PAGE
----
The Blessing, scheduled for May 25, was canceled just over a month prior to that date. Advertisements had appeared in several publications, including Southern Living, and a portion of the advertising and promotions budget either spent or committed.  Response was beginning, both by1etter and telephone, as people from states near and far began to plan vacations that would place them in the Pass for this special event.  Fortunately, the time frame for the production of souvenir items such as tee shirts and caps is short, so there are no "Pass Christian 1997 Blessing of the Fleet" shirts staked about.
     The reasons behind the cancellation seems a bit foggy.  The Chamber of Commerce has traditionally sponsored the event, and its board cited apparent lack of interest for the abrupt cancellation.  Mayor Billy McDonald promised that the city will assume sponsorship of the Blessing of the Fleet next year, and has further stated that some sort of blessing will be held in June, even it it entails a priest's walking the piers to bless the boats in their slips.  It has fallen the unpleasant lot of Chamber Director Laura Clark to field questions and requests for information about the Blessing.  The last month has brought well over 100 inquires, many from out of state.   An Indiana family had scheduled their annual reunion for a coast location to coincide with the Pass Christian Blessing of the Fleet, and a Texas group had made similar plans.  Mrs. Clark has been understandably embarrased to have to tell them that the event would not be held.  Many of the callers have been those who would have been most involved with the ceremonies, the fishermen and their wives.  They bedeck their vessels, load friends and family aboard and have the boats and crews blessed to ensure a good shrimp season and a safe one.  It's a tradition.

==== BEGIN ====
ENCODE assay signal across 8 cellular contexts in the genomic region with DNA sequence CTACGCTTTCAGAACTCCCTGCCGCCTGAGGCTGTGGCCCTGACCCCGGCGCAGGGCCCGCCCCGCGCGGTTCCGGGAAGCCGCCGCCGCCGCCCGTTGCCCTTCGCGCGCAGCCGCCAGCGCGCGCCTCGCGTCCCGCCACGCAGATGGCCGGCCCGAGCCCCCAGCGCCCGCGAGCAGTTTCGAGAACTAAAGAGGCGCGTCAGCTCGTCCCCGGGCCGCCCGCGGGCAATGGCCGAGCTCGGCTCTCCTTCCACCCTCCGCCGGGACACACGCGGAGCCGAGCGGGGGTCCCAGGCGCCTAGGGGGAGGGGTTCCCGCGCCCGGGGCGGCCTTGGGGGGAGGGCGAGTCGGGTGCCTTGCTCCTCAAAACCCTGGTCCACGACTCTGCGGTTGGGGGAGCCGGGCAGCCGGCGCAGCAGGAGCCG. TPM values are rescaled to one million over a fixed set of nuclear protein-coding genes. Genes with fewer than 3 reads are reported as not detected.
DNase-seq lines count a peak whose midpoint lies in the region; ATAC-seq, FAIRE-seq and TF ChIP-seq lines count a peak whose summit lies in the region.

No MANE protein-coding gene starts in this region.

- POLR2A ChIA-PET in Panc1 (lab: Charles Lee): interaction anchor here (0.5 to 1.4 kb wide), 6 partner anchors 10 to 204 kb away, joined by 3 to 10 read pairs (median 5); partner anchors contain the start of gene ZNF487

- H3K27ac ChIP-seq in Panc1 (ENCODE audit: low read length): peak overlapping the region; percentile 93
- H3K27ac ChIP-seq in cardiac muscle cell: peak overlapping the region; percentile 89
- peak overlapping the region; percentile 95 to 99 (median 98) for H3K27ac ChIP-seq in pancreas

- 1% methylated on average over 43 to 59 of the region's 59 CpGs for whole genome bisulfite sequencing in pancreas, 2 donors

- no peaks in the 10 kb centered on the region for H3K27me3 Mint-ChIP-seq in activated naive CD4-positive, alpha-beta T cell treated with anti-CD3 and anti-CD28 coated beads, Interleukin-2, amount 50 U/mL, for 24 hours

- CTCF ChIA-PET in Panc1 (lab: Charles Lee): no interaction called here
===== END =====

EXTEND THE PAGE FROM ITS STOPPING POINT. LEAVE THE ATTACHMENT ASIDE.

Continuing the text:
There are many reasons to be sad about this cancellation.  It's fun, and it gives boaters, residents and visitors a good feeling about our community.  Proceeds from souvenirs are used to award a college scholarship to a deserving student of Pass Christian High School.  This, of course, cannot be done in 1997.  Lastly, an annual event is much easier to cancel than to reestablish.  How many of the disappointed potential visitors will notice 1998 advertisements and not give any consideration to trying again?
     Pass Christian's fleet blessing had difficulties establishing real continuity.  It was begun in 1937, when 75 trawlers were blessed, and celebrated erratically until the Chamber of Commerce assumed sponsorship in 1977.  The awarding of trophies for King Fisherman and Queen Fisherette was begun in 1985.  The celebration has grown over the years to become a family event that is a great asset to the entire coast.
     The crowd last year was not as large as projected.  It rained — remember?

Editorial by Dan Ellis – this date.